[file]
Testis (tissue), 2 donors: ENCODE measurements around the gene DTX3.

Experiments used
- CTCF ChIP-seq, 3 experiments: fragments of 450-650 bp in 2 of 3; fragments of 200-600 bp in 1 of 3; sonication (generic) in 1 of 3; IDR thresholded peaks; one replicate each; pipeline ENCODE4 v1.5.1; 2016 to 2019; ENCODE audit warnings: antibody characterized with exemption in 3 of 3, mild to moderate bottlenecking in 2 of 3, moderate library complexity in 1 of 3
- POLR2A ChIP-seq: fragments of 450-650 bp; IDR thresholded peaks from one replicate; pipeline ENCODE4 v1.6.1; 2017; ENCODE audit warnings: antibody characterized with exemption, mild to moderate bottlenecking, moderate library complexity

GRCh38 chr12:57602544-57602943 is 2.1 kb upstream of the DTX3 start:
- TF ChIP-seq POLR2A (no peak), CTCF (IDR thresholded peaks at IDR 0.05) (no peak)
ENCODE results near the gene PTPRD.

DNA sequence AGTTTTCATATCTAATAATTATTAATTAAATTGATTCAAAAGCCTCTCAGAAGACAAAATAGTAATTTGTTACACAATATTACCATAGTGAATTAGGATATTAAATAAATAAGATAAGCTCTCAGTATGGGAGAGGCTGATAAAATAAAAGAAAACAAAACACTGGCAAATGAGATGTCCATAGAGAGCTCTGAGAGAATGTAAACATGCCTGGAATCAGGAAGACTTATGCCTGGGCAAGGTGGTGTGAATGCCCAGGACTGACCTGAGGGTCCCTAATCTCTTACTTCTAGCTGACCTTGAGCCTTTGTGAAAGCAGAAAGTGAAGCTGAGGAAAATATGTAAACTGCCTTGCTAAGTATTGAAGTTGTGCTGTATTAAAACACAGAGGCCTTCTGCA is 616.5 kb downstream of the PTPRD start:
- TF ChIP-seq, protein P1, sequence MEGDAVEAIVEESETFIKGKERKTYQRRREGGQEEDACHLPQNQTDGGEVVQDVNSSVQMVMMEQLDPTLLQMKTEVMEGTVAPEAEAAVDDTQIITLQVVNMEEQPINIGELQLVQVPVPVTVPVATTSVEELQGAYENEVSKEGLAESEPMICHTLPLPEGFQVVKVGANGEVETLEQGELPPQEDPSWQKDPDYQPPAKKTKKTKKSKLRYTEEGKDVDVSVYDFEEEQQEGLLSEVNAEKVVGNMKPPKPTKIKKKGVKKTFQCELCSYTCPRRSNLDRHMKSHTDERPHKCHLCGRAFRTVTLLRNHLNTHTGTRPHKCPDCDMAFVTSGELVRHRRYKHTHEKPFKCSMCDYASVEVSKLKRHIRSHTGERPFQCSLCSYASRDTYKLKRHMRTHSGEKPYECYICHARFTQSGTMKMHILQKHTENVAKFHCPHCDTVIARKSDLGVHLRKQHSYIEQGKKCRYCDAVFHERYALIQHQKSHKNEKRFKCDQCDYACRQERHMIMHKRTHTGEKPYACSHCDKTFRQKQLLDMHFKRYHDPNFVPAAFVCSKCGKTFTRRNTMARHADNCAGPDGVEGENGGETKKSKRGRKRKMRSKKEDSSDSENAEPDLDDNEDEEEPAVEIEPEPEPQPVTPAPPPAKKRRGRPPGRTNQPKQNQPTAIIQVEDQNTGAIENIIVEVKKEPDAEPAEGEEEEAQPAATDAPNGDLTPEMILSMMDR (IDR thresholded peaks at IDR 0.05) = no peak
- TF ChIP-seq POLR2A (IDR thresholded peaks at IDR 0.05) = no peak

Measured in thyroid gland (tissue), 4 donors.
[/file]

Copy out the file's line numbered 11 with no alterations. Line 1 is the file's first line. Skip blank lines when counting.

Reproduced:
Measured in thyroid gland (tissue), 4 donors.